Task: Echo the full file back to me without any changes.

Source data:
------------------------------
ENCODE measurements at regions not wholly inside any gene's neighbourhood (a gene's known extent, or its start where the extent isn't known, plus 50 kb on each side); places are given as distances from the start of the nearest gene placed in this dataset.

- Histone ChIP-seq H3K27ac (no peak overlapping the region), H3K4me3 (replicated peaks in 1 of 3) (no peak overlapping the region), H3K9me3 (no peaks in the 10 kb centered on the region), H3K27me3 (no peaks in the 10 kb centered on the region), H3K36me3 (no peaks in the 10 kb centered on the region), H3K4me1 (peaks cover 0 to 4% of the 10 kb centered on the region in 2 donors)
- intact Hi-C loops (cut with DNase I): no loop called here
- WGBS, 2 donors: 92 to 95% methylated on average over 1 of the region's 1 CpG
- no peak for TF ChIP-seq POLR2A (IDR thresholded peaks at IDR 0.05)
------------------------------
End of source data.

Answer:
ENCODE measurements at regions not wholly inside any gene's neighbourhood (a gene's known extent, or its start where the extent isn't known, plus 50 kb on each side); places are given as distances from the start of the nearest gene placed in this dataset.

- Histone ChIP-seq H3K27ac (no peak overlapping the region), H3K4me3 (replicated peaks in 1 of 3) (no peak overlapping the region), H3K9me3 (no peaks in the 10 kb centered on the region), H3K27me3 (no peaks in the 10 kb centered on the region), H3K36me3 (no peaks in the 10 kb centered on the region), H3K4me1 (peaks cover 0 to 4% of the 10 kb centered on the region in 2 donors)
- intact Hi-C loops (cut with DNase I): no loop called here
- WGBS, 2 donors: 92 to 95% methylated on average over 1 of the region's 1 CpG
- no peak for TF ChIP-seq POLR2A (IDR thresholded peaks at IDR 0.05)